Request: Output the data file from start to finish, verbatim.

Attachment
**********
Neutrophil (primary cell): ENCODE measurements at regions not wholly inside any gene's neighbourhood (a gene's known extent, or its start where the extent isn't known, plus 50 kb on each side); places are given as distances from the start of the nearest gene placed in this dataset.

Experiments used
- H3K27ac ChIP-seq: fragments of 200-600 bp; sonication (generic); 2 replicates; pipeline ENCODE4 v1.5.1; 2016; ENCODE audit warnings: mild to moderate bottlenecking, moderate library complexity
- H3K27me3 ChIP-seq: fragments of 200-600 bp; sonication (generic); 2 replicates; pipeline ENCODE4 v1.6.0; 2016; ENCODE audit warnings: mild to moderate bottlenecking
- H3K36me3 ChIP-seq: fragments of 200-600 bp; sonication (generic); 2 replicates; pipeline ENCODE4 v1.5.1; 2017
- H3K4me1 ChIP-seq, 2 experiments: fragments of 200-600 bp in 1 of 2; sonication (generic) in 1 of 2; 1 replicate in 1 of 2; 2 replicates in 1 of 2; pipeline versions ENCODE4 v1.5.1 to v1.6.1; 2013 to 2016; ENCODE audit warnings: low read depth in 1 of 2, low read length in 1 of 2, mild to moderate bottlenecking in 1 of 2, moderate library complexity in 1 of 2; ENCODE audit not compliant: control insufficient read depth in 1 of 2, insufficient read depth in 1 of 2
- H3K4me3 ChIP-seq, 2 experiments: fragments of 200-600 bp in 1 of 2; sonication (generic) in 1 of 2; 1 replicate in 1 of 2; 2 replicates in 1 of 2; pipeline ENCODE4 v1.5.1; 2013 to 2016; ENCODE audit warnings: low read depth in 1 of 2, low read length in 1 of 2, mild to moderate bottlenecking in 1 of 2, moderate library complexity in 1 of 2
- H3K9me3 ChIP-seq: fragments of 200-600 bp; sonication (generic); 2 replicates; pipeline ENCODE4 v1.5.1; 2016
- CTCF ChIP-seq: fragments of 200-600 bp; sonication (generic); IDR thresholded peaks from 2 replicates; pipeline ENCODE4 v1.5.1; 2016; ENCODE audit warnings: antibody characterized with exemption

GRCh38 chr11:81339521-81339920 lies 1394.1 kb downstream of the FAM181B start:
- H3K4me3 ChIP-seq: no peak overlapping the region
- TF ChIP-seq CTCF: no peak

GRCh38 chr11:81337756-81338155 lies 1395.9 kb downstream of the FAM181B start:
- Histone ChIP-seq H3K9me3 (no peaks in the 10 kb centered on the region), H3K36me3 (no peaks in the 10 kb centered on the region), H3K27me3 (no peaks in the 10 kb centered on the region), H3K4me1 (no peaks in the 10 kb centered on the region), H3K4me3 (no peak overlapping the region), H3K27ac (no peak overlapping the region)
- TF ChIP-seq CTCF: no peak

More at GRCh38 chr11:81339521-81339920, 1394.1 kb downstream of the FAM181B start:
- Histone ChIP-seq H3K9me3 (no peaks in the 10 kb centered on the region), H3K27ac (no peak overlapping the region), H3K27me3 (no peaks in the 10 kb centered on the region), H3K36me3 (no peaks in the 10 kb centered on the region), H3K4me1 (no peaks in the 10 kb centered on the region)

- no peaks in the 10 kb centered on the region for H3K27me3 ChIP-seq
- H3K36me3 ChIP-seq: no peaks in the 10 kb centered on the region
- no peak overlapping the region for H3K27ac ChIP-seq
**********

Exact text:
Neutrophil (primary cell): ENCODE measurements at regions not wholly inside any gene's neighbourhood (a gene's known extent, or its start where the extent isn't known, plus 50 kb on each side); places are given as distances from the start of the nearest gene placed in this dataset.

Experiments used
- H3K27ac ChIP-seq: fragments of 200-600 bp; sonication (generic); 2 replicates; pipeline ENCODE4 v1.5.1; 2016; ENCODE audit warnings: mild to moderate bottlenecking, moderate library complexity
- H3K27me3 ChIP-seq: fragments of 200-600 bp; sonication (generic); 2 replicates; pipeline ENCODE4 v1.6.0; 2016; ENCODE audit warnings: mild to moderate bottlenecking
- H3K36me3 ChIP-seq: fragments of 200-600 bp; sonication (generic); 2 replicates; pipeline ENCODE4 v1.5.1; 2017
- H3K4me1 ChIP-seq, 2 experiments: fragments of 200-600 bp in 1 of 2; sonication (generic) in 1 of 2; 1 replicate in 1 of 2; 2 replicates in 1 of 2; pipeline versions ENCODE4 v1.5.1 to v1.6.1; 2013 to 2016; ENCODE audit warnings: low read depth in 1 of 2, low read length in 1 of 2, mild to moderate bottlenecking in 1 of 2, moderate library complexity in 1 of 2; ENCODE audit not compliant: control insufficient read depth in 1 of 2, insufficient read depth in 1 of 2
- H3K4me3 ChIP-seq, 2 experiments: fragments of 200-600 bp in 1 of 2; sonication (generic) in 1 of 2; 1 replicate in 1 of 2; 2 replicates in 1 of 2; pipeline ENCODE4 v1.5.1; 2013 to 2016; ENCODE audit warnings: low read depth in 1 of 2, low read length in 1 of 2, mild to moderate bottlenecking in 1 of 2, moderate library complexity in 1 of 2
- H3K9me3 ChIP-seq: fragments of 200-600 bp; sonication (generic); 2 replicates; pipeline ENCODE4 v1.5.1; 2016
- CTCF ChIP-seq: fragments of 200-600 bp; sonication (generic); IDR thresholded peaks from 2 replicates; pipeline ENCODE4 v1.5.1; 2016; ENCODE audit warnings: antibody characterized with exemption

GRCh38 chr11:81339521-81339920 lies 1394.1 kb downstream of the FAM181B start:
- H3K4me3 ChIP-seq: no peak overlapping the region
- TF ChIP-seq CTCF: no peak

GRCh38 chr11:81337756-81338155 lies 1395.9 kb downstream of the FAM181B start:
- Histone ChIP-seq H3K9me3 (no peaks in the 10 kb centered on the region), H3K36me3 (no peaks in the 10 kb centered on the region), H3K27me3 (no peaks in the 10 kb centered on the region), H3K4me1 (no peaks in the 10 kb centered on the region), H3K4me3 (no peak overlapping the region), H3K27ac (no peak overlapping the region)
- TF ChIP-seq CTCF: no peak

More at GRCh38 chr11:81339521-81339920, 1394.1 kb downstream of the FAM181B start:
- Histone ChIP-seq H3K9me3 (no peaks in the 10 kb centered on the region), H3K27ac (no peak overlapping the region), H3K27me3 (no peaks in the 10 kb centered on the region), H3K36me3 (no peaks in the 10 kb centered on the region), H3K4me1 (no peaks in the 10 kb centered on the region)

- no peaks in the 10 kb centered on the region for H3K27me3 ChIP-seq
- H3K36me3 ChIP-seq: no peaks in the 10 kb centered on the region
- no peak overlapping the region for H3K27ac ChIP-seq